Chicago, IL —
Air Force veteran Michael Lamarre applied for a transportation security officer position with the Transportation Security Administration (TSA) in 2008. As part of the interview process for the position, Lamarre had to undergo a medical screening. It was during this screening that he disclosed his HIV status.
Despite receiving a letter from his physician that stated Lamarre "is capable of meeting the [TSO] job requirements safely, efficiently and effectively with respect to [her] medical specialty and this candidate's medical condition and/or diagnosis," the TSA notified Lamarre in 2009 his HIV status resulted in medical disqualification. Represented by the American Civil Liberties Union
, Lamarre fought the decision, claiming discrimination.
According to TSA's own hiring policies, the organization "provides equal employment opportunity to both current and former employees as well as applicants for employment." Furthermore, the administration's policy regarding HIV-positive hires directs hiring managers to merely consider whether the condition would prevent an employee from performing his or her required tasks. With the doctor's note, Lamarre should have been considered capable.
"We often find that you can have a national organization with perfectly sound policies at the top and perfectly professional HR personnel at the top, but sometimes when it gets down to the local place where the hiring is getting done, you end up with problems," says Ann Hilton Fisher, executive director of the AIDS Legal Council of Chicago.
In October, the TSA settled the dispute by agreeing to review its medical guidelines for applicants with compromised immune systems, a category that includes those with HIV.
"It's frustrating that people continue to face discrimination based on misguided ideas of what it means to live with HIV," Rose Saxe, senior staff attorney with the ACLU AIDS Project, stated in an ACLU release. "We are glad that the TSA will be reassessing its medical guidelines."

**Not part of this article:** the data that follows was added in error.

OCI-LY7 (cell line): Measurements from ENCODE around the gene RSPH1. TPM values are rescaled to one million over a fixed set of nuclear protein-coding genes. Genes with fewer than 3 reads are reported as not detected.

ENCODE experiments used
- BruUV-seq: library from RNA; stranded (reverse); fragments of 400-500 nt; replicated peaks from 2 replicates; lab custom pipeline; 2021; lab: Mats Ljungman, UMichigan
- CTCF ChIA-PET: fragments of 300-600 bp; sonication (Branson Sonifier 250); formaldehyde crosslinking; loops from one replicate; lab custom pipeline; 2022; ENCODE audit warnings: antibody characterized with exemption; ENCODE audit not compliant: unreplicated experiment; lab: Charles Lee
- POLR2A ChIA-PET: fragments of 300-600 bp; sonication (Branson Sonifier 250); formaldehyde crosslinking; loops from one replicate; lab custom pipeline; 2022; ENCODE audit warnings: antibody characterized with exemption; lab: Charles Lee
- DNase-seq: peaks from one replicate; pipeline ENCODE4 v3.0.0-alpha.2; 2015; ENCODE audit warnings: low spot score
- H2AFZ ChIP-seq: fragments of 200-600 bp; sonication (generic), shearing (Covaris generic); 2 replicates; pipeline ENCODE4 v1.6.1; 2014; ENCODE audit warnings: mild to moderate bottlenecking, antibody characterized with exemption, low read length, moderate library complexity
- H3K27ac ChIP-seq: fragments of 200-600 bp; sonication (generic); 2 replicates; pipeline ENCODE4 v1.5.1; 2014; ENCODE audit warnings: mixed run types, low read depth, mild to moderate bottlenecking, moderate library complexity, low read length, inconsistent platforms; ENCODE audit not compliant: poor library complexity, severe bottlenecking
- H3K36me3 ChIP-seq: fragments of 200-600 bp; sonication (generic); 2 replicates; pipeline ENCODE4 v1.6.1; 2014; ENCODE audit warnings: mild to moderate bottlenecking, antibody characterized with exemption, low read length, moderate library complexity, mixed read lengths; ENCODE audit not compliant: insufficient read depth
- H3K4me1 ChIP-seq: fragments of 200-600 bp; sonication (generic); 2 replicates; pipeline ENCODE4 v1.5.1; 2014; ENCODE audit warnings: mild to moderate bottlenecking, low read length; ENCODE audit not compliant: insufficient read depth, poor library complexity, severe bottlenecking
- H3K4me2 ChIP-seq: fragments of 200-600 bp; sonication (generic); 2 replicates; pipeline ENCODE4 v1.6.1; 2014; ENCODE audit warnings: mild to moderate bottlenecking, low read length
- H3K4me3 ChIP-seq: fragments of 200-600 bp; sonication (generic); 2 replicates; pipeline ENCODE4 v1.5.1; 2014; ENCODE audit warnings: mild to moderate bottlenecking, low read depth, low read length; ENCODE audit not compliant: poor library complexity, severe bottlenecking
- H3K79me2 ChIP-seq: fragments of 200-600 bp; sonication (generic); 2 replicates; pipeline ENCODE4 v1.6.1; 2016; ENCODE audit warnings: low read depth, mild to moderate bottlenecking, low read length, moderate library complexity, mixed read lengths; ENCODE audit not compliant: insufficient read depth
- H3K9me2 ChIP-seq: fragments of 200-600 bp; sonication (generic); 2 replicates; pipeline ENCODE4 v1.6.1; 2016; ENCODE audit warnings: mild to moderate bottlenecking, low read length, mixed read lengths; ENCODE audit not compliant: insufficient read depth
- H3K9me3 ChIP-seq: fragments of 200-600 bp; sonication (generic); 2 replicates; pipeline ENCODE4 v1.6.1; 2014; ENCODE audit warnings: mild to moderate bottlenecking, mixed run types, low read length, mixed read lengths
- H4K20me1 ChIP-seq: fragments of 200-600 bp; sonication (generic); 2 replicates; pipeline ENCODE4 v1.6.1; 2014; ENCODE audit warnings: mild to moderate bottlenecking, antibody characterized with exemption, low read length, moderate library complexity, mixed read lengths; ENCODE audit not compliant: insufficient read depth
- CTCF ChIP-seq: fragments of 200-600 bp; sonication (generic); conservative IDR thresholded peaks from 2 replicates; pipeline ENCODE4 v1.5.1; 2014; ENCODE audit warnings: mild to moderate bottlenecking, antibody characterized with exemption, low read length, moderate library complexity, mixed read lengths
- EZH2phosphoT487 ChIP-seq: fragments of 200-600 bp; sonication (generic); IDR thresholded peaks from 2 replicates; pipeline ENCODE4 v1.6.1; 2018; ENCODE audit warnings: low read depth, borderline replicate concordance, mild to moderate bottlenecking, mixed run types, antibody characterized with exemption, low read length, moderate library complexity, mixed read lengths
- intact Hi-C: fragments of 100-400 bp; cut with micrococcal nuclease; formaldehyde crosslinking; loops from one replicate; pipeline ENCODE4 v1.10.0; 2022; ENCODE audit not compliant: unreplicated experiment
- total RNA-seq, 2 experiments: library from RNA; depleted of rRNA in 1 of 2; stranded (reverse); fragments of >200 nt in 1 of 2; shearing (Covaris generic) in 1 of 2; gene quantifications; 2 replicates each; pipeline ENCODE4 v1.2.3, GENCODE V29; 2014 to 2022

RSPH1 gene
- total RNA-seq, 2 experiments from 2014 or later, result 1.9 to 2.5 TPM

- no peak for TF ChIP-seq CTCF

In September 2008, the Americans with Disabilities Act (ADA), a law that protects the rights of the disabled, was amended to explicitly cover HIV-positive individuals.
"The amendments to the ADA make it clear that HIV is a disability and that you can't discriminate based on the disability," Fisher says.
If an employee's HIV symptoms or medications are interfering with the job requirements, the ADA allows for the employee to request what is known as a reasonable accommodation. A reasonable accommodation is a reasonable change in the work environment or the way a job is performed that allows the disabled person to fill the position.
"A request for accommodation opens a discussion between the employer and the employee," Fisher says. "It's really individualized."
For example, according to Fisher, an HIV-positive employee who works at a large call center may be able to request a later shift due to morning stomach issues that are typical of HIV medications. However, a public school teacher would not be able to seek a similar request because of set school hours.
Employees who request a reasonable accommodation under the ADA should be prepared to disclose their HIV status. However, employees do not have to explicitly disclose their statuses if they are seeking unpaid time off under the Family and Medical Leave Act (FMLA). The FMLA provides many employees with up to 12 weeks of unpaid leave for medical reasons or to care for a family member with a serious health condition.
"With the FMLA, you just have to have a serious health condition, and you do not have to say exactly what it is or what is causing it," Fisher says.
Fisher suggests that employees and job applicants who feel discriminated against due to their HIV status seek out an employment lawyer who has ample experience with disability cases.Article by: By Keith Ecker for Lawyers.com
Keith Ecker co-authors the Lawyers.com blog. http://www.lawyers.com/our-blog
This article has been posted with the permission of Lawyers.com